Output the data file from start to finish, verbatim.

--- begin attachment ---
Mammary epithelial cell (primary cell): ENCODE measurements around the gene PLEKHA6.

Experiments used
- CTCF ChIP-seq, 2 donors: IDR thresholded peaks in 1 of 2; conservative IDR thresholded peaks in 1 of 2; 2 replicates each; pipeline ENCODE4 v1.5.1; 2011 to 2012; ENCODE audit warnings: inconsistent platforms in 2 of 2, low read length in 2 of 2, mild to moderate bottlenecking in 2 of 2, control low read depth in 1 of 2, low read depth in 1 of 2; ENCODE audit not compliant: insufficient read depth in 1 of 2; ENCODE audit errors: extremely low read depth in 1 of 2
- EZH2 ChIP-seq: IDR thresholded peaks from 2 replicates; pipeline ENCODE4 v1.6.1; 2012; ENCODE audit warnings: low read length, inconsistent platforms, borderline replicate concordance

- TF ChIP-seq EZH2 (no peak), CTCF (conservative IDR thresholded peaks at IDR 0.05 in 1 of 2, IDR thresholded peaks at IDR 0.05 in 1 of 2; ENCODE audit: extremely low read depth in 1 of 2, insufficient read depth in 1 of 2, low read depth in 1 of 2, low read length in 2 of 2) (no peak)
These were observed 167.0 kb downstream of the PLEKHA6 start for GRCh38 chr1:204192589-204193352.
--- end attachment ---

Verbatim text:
Mammary epithelial cell (primary cell): ENCODE measurements around the gene PLEKHA6.

Experiments used
- CTCF ChIP-seq, 2 donors: IDR thresholded peaks in 1 of 2; conservative IDR thresholded peaks in 1 of 2; 2 replicates each; pipeline ENCODE4 v1.5.1; 2011 to 2012; ENCODE audit warnings: inconsistent platforms in 2 of 2, low read length in 2 of 2, mild to moderate bottlenecking in 2 of 2, control low read depth in 1 of 2, low read depth in 1 of 2; ENCODE audit not compliant: insufficient read depth in 1 of 2; ENCODE audit errors: extremely low read depth in 1 of 2
- EZH2 ChIP-seq: IDR thresholded peaks from 2 replicates; pipeline ENCODE4 v1.6.1; 2012; ENCODE audit warnings: low read length, inconsistent platforms, borderline replicate concordance

- TF ChIP-seq EZH2 (no peak), CTCF (conservative IDR thresholded peaks at IDR 0.05 in 1 of 2, IDR thresholded peaks at IDR 0.05 in 1 of 2; ENCODE audit: extremely low read depth in 1 of 2, insufficient read depth in 1 of 2, low read depth in 1 of 2, low read length in 2 of 2) (no peak)
These were observed 167.0 kb downstream of the PLEKHA6 start for GRCh38 chr1:204192589-204193352.